What does self.grid() do?

Marc 'BlackJack' Rintsch bj_666 at gmx.net
Thu Mar 5 08:03:11 CET 2009

On Wed, 04 Mar 2009 09:04:50 -0800, chuck wrote:

> On Mar 3, 10:40 pm, Marc 'BlackJack' Rintsch <bj_... at gmx.net> wrote:
>> On Tue, 03 Mar 2009 18:06:56 -0800, chuck wrote:
>> > I am learning python right now.  In the lesson on tkinter I see this
>> > piece of code
>> > from Tkinter import *
>> > class MyFrame(Frame):
>> >    def __init__(self):
>> >        Frame.__init__(self)
>> >        self.grid()
>> > My question is what does "self.grid()" do?  I understand that the
>> > grid method registers widgets with the geometry manager and adds them
>> > to the frame
>> Not "the frame" but the container widget that is the parent of the
>> widget on which you call `grid()`.  In this case that would be a (maybe
>> implicitly created) `Tkinter.Tk` instance, because there is no explicit
>> parent widget set here.  Which IMHO is not a good idea.
>> And widgets that layout themselves in the `__init__()` are a code smell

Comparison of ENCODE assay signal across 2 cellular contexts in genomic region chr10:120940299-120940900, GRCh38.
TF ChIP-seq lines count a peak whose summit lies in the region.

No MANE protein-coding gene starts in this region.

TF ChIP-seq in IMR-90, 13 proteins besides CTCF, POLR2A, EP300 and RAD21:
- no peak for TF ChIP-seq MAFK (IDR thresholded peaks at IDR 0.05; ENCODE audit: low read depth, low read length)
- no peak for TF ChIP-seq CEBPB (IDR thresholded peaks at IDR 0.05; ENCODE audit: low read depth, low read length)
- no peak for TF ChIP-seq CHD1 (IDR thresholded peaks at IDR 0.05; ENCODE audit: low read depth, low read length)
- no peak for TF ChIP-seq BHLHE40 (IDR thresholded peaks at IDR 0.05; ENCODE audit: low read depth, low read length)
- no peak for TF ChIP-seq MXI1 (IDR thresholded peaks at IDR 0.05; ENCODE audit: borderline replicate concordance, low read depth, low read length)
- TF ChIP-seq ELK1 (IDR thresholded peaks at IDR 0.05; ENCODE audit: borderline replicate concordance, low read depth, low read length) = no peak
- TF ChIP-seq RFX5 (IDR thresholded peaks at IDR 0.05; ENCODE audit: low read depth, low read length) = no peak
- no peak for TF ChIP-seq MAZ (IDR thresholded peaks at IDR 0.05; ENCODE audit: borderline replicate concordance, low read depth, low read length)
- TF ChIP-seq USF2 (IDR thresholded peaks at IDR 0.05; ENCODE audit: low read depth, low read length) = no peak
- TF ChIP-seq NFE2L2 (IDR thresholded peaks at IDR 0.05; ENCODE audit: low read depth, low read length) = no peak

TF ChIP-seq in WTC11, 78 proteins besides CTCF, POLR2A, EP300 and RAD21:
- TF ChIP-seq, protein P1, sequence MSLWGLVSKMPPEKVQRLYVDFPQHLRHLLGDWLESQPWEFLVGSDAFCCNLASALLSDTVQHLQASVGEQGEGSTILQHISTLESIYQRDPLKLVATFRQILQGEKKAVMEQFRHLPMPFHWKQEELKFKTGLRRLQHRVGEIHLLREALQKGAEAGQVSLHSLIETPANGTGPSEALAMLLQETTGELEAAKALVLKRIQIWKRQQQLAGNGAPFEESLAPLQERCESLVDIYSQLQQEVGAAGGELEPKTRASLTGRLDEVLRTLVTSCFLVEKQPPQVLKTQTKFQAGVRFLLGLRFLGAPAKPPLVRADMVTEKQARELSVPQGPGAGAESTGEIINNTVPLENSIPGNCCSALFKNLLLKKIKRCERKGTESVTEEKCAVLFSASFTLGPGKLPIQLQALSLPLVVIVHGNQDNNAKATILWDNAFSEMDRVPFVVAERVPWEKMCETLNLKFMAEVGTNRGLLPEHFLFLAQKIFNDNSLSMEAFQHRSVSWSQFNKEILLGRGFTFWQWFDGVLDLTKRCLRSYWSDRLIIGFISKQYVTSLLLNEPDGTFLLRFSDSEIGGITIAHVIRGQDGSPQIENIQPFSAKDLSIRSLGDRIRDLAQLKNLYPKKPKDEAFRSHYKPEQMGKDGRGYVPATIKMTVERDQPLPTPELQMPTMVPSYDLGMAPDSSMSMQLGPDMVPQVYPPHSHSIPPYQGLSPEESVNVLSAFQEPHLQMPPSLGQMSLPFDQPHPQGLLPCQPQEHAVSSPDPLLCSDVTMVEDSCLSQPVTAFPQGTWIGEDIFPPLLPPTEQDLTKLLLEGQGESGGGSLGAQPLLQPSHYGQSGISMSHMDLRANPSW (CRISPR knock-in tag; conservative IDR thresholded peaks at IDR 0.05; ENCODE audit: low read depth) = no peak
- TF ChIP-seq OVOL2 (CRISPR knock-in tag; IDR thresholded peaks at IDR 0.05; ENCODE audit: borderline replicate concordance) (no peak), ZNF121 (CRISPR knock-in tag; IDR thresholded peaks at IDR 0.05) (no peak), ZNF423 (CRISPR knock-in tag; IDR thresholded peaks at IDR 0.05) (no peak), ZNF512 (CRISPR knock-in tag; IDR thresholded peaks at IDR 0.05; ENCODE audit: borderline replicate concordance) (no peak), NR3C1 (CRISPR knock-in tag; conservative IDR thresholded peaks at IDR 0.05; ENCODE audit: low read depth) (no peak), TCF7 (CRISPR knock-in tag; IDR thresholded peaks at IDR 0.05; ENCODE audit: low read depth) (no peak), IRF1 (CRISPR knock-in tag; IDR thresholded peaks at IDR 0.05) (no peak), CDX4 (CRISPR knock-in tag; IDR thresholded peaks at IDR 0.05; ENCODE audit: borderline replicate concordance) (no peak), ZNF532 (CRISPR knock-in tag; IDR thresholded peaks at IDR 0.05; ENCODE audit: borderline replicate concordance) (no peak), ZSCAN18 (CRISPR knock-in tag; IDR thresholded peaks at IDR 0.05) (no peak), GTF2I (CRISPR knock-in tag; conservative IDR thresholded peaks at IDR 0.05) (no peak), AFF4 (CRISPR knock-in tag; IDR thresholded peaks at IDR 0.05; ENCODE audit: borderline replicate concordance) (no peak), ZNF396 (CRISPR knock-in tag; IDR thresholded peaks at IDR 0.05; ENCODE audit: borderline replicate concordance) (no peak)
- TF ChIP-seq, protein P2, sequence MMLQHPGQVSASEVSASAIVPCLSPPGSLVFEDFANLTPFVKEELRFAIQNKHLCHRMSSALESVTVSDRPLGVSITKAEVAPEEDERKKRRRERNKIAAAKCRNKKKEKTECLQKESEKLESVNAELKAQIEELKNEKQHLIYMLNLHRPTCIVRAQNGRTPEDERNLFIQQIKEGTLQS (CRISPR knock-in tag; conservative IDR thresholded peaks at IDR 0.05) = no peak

>> too.  No standard widget does this, and it takes away the flexibility
>> of the code using that widget to decide how and where it should be
>> placed.
> I think I understand what you're saying! How would you recommend I go
> about this?  How do I create an explicit parent?

You create it and pass it as argument to child widgets.

import Tkinter as tk

class MyFrame(tk.Frame):
    def __init__(self, parent):
        tk.Frame.__init__(self, parent)

> What exactly is meant by "widgets that layout themselves"- what is the
> right way to do this?

Call one of the three layout methods on the widget instance after you 
created it, and not in the `__init__()` of the widget.

Your example above "grids" itself at its parent widget, I think at the 
next free cell on a grid if you don't give the position as argument.  
There is no chance to use another layout manager or to place it in 
another cell.

	Marc 'BlackJack' Rintsch

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